Oil, gold help TSX climb to 20-month high
The main TSX index hit a high not seen since 2015 Tuesday as oil and gold prices played their part in gains for seven of the ten sectors.
Oil prices climbed in early trading as world markets considered the impact of the new production caps, although later prices reversed and erased the gains. The energy sector closed the session with only a slim rise.
Materials fared better to lead the S&P/TSX Composite with a 2.4 per cent rise, healthcare was the second strongest sector.
Wall Street also closed higher although slipped from earlier highs as oil prices declined. Positive data helped most European and Asian markets rise.
The S&P/TSX Composite Index closed 115.4 (0.76 per cent)
The Dow Jones closed up 117.1 (0.59 per cent)
Oil is trending lower (Brent $55.68, WTI $52.50 at 4.10pm)
Gold is trending higher (1160.50 at 4.10pm)
The loonie is valued at U$0.7444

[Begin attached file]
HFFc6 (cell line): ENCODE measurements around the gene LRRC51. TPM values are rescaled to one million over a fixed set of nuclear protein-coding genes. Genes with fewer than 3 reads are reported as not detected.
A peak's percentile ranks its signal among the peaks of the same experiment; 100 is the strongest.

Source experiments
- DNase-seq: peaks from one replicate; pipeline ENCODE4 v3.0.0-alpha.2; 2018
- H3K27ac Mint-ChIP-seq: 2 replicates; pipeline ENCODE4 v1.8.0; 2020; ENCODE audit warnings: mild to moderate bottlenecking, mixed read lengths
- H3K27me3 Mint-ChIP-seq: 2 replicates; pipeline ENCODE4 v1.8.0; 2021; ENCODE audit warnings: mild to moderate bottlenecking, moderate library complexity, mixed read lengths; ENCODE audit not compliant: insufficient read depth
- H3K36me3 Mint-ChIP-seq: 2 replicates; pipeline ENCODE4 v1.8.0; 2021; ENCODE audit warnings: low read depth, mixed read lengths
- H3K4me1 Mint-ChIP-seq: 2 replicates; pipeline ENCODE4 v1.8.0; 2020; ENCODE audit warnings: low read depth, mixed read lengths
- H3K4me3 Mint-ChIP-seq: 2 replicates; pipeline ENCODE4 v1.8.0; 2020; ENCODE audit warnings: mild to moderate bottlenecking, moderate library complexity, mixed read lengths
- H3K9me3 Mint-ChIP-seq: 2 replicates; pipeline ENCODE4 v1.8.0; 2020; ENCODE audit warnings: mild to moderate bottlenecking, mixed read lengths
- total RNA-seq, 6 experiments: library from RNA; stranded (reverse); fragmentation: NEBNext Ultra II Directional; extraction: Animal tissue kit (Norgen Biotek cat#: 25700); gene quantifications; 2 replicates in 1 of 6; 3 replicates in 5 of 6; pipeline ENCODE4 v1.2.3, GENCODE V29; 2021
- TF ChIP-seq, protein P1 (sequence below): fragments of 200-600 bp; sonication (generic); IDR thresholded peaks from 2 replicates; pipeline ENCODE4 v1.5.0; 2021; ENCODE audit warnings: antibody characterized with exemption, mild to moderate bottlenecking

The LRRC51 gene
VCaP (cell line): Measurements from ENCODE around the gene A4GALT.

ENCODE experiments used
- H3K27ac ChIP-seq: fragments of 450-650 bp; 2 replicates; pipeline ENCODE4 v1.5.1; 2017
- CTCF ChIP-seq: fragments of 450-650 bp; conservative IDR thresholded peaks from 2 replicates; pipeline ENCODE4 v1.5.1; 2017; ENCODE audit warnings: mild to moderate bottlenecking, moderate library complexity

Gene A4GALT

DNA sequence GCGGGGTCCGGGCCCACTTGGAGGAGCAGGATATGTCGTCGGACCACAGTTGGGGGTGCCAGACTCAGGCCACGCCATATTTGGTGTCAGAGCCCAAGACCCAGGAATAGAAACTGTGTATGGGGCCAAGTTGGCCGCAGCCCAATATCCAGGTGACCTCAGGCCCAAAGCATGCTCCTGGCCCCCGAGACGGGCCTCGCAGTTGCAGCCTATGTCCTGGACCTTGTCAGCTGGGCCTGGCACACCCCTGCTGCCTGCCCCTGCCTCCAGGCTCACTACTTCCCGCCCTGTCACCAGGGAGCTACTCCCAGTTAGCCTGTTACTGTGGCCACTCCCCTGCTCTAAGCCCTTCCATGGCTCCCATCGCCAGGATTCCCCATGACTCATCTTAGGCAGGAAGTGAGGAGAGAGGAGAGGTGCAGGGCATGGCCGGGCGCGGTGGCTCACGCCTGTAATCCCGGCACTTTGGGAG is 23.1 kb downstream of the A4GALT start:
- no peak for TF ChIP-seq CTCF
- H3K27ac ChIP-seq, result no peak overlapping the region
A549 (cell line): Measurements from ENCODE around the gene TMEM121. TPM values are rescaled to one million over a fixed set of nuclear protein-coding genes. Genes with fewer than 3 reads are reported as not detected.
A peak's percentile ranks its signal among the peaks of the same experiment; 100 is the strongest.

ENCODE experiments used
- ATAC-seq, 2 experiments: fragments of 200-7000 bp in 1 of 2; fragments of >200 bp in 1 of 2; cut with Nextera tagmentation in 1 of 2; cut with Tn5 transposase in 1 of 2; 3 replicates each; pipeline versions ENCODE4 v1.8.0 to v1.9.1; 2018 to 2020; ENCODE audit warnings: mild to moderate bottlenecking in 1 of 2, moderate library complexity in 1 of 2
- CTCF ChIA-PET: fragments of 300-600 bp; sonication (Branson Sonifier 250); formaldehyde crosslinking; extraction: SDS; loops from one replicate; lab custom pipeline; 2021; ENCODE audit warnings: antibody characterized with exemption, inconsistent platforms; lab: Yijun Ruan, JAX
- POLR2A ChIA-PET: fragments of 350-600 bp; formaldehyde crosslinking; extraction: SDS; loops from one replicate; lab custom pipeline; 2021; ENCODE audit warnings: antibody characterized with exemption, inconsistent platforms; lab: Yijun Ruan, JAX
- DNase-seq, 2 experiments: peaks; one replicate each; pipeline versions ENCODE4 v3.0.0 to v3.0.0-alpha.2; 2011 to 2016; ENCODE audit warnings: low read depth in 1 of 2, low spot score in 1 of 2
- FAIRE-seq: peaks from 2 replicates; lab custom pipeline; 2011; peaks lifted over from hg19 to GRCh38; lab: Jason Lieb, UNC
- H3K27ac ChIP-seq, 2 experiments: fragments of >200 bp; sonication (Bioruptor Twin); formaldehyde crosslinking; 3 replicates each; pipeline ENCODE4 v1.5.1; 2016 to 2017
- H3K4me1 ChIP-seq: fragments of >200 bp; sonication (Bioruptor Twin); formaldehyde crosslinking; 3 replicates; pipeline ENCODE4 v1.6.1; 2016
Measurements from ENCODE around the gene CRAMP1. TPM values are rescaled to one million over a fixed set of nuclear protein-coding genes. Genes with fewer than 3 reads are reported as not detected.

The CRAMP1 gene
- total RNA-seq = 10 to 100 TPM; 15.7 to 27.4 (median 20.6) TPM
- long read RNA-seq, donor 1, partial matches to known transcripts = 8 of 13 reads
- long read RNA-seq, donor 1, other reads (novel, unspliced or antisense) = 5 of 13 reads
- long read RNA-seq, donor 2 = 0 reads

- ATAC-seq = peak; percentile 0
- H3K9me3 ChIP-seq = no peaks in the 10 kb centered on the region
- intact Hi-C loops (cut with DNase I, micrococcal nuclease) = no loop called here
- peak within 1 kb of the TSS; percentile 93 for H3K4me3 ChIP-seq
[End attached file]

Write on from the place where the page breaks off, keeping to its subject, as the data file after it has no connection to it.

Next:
Rise for Canadian manufacturers
The Canadian manufacturing sector saw an increase in December with the Markit Canada Manufacturing PMI rising to 51.8 from 51.5 in November.
While the gain was only small, it means a more positive year-end than in 2015 and the measure of new orders also rose to its highest level since the end of 2014. New exports were also up slightly.
The weaker loonie and higher material costs meant that margins were cut by increased input prices.
Top bosses pay has already exceeded average workers this year
The highest-paid bosses in Canada will have already exceeded the average worker’s annual wages.
The Canadian Centre for Policy Alternatives says that the top-earning CEOs only needed until 11.47am on Jan. 3 to earn the same as the Canadian average wage.
The centre’s estimate of the average earnings of Canada’s top 100 CEOs is $9.5 million, based on 2015 data, 193 times that of an average industrial worker.